U.S. faces host of dangers in preventing use or theft of regime's chemical stockpile

Syrian intervention laden with risk


The U.S. could try to secure Syria’s chemical arsenal by sending in special forces and staging bombing raids but any military action would be high-risk with a chance that weapons might fall into the wrong hands, experts said Tuesday.

As opposition forces steadily gain ground in Syria, Washington and its allies worry that President Bashar Assad’s regime may turn to chemical weapons in desperation or that extremists may get hold of artillery rounds filled with sarin or mustard gas.

Military invention has been discussed in hushed tones but analysts say such action carries a host of dangers and difficulties.

Airstrikes against chemical weapon production sites and storage depots would carry the risk that “some chemical agents would likely be released into the air, endangering nearby civilians,” while still failing to destroy all the munitions, Michael Eisenstadt wrote in a report for the Washington Institute for Near East Policy.

Bombing, however, could block entrances to chemical arms bunkers carved into mountainsides and effectively entomb chemical agents, according to Eisenstadt.

“It’s difficult to come up with a viable scenario where you do this without putting troops on the ground,” said David Hartwell, an analyst with IHS Jane’s. “If your aim is to secure chemical weapons, you can’t do that from the air.” But deploying ground troops still would require warplanes to knock out Syrian air defenses, allowing the special forces teams to be flown in, experts said.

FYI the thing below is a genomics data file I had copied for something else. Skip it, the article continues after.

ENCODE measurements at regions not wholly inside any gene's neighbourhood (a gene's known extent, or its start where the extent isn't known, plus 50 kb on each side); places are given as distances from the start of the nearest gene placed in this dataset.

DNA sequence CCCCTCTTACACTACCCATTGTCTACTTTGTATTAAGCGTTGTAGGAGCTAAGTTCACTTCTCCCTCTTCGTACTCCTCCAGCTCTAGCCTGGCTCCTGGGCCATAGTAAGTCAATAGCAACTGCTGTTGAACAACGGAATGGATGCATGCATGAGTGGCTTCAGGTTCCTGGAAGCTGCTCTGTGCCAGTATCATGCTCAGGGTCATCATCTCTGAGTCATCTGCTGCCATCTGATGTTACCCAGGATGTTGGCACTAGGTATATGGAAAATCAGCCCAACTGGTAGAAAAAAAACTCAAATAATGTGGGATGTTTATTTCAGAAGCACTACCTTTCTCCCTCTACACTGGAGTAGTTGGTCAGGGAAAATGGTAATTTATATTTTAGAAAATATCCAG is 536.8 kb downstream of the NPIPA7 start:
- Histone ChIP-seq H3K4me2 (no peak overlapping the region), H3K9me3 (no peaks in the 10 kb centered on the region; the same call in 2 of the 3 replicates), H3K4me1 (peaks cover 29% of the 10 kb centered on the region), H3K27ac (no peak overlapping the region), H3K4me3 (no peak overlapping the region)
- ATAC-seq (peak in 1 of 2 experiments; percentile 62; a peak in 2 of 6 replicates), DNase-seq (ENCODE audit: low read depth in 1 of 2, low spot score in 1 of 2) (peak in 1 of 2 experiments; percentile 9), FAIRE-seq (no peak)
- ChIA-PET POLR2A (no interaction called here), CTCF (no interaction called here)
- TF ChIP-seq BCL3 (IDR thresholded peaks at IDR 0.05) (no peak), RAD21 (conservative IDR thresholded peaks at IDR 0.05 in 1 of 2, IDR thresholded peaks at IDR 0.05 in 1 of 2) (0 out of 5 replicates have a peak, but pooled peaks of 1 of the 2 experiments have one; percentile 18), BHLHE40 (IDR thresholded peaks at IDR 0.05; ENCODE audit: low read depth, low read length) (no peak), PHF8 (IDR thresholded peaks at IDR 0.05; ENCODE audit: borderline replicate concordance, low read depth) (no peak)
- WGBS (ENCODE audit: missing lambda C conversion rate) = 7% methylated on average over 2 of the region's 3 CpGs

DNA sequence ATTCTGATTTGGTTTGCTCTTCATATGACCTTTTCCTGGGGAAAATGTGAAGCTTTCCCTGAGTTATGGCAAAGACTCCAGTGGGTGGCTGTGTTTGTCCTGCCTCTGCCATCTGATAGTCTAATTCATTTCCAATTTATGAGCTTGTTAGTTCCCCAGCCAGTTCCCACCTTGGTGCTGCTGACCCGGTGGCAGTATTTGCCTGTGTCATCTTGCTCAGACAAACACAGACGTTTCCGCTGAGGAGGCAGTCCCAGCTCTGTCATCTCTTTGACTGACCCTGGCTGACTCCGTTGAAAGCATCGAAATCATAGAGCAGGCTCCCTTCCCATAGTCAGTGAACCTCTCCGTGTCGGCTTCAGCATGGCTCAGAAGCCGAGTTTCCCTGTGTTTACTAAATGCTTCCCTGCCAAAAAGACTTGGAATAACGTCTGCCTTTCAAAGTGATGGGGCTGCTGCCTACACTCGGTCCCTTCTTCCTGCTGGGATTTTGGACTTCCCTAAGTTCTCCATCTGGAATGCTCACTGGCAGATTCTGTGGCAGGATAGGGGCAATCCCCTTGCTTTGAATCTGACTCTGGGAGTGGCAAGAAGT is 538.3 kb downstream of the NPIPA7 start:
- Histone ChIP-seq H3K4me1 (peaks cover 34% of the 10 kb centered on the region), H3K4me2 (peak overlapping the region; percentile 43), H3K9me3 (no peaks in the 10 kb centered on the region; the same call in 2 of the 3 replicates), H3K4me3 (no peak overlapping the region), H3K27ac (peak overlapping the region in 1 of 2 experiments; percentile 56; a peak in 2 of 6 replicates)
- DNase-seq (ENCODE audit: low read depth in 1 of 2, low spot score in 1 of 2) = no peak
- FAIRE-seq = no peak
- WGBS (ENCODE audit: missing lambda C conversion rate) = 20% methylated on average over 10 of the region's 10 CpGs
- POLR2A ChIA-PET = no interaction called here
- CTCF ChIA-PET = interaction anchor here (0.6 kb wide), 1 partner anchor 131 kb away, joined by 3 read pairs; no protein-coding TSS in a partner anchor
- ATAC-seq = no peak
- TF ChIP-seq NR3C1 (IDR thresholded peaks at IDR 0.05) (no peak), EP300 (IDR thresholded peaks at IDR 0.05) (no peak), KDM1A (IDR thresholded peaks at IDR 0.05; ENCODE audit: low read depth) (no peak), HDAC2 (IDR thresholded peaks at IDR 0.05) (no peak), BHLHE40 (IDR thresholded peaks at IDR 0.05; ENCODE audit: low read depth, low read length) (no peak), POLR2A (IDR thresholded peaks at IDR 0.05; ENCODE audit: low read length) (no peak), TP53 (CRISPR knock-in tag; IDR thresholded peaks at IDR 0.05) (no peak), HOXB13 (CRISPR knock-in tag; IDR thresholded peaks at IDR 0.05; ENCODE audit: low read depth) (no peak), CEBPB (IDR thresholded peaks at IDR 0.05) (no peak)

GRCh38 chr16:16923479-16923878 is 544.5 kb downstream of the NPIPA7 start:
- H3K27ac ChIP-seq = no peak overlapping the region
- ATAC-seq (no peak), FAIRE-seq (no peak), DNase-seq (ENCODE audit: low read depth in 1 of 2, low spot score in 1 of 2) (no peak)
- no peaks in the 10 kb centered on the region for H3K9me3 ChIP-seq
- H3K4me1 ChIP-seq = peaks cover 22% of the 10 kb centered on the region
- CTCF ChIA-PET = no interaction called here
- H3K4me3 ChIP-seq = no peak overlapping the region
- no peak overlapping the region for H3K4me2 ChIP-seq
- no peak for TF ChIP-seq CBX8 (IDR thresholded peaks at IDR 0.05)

Some media reports previously speculated that up to 75,000 troops would be needed to search for and safeguard chemical weapons. But it remains highly unlikely the White House would be ready to back such a large military presence in another Arab country in the aftermath of the Iraq war, experts said.

A more plausible scenario could see small teams of U.S., British and French special forces advising a force from Turkey and other Islamic nations, including Jordan, Hartwell said.

The Pentagon has already sent a contingent of about 150 special forces to Jordan to help with a range of contingencies, including a possible mission to secure the regime’s chemical stockpiles.

If U.S. special forces were called on, they would probably swoop in to carry out pinpoint raids without remaining on Syrian territory, said Jeffrey White, a veteran of the Defense Intelligence Agency.

Much would hinge on the accuracy of U.S. and Western intelligence, said White, now with the Washington Institute for Near East Policy. During the first gulf war in 1991, American forces — fearing Saddam Hussein’s regime would unleash a chemical attack — struggled to track down Scud missile launchers in the western desert of Iraq. U.S. spy agencies may have a better handle on Assad’s stockpiles since the former head of the chemical weapons program, Maj. Gen. Adnan Silou, defected in July.

However, chemical agents kept at a storage site are one thing and artillery rounds or rockets armed with chemical agents are another. “These chemical weapons are not big things. They can be put in the back of any truck. There are thousands of military trucks rolling all around Syria every day,” White said. “How are you going to know which trucks have these chemical weapons?”

Instead of attacking elusive, dispersed targets, the best option may be to take aim at the heart of the regime, hitting the army’s command network if it tries to use chemical weapons, White said.